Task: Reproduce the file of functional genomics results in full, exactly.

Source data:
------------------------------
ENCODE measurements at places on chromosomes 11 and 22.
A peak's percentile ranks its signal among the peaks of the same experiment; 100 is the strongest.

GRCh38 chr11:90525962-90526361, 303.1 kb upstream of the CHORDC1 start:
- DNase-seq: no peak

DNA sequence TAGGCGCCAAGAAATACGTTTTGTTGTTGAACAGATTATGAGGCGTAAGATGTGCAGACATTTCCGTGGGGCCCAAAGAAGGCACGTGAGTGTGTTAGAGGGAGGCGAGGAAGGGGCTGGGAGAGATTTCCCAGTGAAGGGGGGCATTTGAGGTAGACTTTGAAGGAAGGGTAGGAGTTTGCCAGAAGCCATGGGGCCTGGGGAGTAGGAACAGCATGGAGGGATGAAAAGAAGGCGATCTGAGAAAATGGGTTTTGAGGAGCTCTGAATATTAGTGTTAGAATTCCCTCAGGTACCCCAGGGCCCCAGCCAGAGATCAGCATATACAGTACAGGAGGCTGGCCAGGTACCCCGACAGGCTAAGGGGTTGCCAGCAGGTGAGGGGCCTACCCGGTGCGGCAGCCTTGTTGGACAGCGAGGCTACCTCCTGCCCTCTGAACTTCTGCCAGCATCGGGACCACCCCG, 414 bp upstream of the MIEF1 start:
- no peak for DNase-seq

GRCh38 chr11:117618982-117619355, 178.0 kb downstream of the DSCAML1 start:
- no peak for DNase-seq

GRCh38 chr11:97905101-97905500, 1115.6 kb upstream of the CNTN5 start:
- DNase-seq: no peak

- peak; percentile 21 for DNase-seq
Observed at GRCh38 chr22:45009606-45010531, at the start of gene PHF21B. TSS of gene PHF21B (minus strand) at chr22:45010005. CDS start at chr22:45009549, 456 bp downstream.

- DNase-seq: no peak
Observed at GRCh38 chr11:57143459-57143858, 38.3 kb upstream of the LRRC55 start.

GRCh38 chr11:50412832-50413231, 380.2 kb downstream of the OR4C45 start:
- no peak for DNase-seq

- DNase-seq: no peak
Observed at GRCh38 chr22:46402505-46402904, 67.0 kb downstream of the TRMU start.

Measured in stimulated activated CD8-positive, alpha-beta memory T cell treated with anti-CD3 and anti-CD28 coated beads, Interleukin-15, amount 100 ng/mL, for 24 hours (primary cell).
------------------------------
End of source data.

ENCODE measurements at places on chromosomes 11 and 22.
A peak's percentile ranks its signal among the peaks of the same experiment; 100 is the strongest.

GRCh38 chr11:90525962-90526361, 303.1 kb upstream of the CHORDC1 start:
- DNase-seq: no peak

DNA sequence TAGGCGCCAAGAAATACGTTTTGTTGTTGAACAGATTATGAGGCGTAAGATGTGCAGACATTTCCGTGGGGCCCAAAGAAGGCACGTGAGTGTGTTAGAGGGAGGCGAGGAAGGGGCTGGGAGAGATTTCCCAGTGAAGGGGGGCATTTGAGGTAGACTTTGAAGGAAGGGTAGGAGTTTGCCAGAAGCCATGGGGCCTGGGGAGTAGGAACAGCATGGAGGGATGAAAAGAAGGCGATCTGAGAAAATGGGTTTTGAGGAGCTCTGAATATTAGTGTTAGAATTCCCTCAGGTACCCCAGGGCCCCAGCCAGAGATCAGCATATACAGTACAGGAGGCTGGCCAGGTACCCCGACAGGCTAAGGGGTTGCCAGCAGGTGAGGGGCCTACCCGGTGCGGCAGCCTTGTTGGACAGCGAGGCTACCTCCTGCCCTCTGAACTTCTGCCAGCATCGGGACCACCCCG, 414 bp upstream of the MIEF1 start:
- no peak for DNase-seq

GRCh38 chr11:117618982-117619355, 178.0 kb downstream of the DSCAML1 start:
- no peak for DNase-seq

GRCh38 chr11:97905101-97905500, 1115.6 kb upstream of the CNTN5 start:
- DNase-seq: no peak

- peak; percentile 21 for DNase-seq
Observed at GRCh38 chr22:45009606-45010531, at the start of gene PHF21B. TSS of gene PHF21B (minus strand) at chr22:45010005. CDS start at chr22:45009549, 456 bp downstream.

- DNase-seq: no peak
Observed at GRCh38 chr11:57143459-57143858, 38.3 kb upstream of the LRRC55 start.

GRCh38 chr11:50412832-50413231, 380.2 kb downstream of the OR4C45 start:
- no peak for DNase-seq

- DNase-seq: no peak
Observed at GRCh38 chr22:46402505-46402904, 67.0 kb downstream of the TRMU start.

Measured in stimulated activated CD8-positive, alpha-beta memory T cell treated with anti-CD3 and anti-CD28 coated beads, Interleukin-15, amount 100 ng/mL, for 24 hours (primary cell).